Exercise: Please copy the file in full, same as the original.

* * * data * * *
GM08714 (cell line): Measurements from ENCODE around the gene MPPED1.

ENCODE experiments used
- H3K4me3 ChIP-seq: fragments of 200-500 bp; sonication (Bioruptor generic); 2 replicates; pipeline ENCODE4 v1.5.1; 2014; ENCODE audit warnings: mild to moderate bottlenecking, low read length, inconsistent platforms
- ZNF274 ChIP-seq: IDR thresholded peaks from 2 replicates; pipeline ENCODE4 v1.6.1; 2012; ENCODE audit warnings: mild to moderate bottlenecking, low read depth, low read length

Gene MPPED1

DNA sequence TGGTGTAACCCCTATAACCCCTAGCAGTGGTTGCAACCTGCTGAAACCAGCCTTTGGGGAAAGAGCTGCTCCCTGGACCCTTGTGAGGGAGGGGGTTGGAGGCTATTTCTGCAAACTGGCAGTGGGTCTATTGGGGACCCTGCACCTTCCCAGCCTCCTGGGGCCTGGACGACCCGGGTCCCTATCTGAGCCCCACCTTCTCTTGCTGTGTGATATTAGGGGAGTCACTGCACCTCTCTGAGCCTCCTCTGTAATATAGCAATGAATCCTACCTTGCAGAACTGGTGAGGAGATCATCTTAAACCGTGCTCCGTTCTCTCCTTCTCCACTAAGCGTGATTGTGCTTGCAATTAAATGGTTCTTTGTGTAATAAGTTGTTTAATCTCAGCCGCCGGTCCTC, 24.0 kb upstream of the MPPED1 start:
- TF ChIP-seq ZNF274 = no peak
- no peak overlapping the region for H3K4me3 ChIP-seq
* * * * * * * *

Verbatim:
GM08714 (cell line): Measurements from ENCODE around the gene MPPED1.

ENCODE experiments used
- H3K4me3 ChIP-seq: fragments of 200-500 bp; sonication (Bioruptor generic); 2 replicates; pipeline ENCODE4 v1.5.1; 2014; ENCODE audit warnings: mild to moderate bottlenecking, low read length, inconsistent platforms
- ZNF274 ChIP-seq: IDR thresholded peaks from 2 replicates; pipeline ENCODE4 v1.6.1; 2012; ENCODE audit warnings: mild to moderate bottlenecking, low read depth, low read length

Gene MPPED1

DNA sequence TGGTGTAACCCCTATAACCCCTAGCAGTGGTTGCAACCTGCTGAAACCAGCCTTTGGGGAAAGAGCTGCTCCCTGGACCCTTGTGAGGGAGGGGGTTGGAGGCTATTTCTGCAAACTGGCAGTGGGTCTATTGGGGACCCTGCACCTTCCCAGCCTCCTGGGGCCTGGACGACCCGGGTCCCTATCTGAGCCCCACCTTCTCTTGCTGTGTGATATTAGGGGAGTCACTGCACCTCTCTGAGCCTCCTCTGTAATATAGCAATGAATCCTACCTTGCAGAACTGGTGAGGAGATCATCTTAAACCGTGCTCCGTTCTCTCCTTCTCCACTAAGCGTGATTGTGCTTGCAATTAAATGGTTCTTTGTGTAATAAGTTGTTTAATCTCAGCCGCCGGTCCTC, 24.0 kb upstream of the MPPED1 start:
- TF ChIP-seq ZNF274 = no peak
- no peak overlapping the region for H3K4me3 ChIP-seq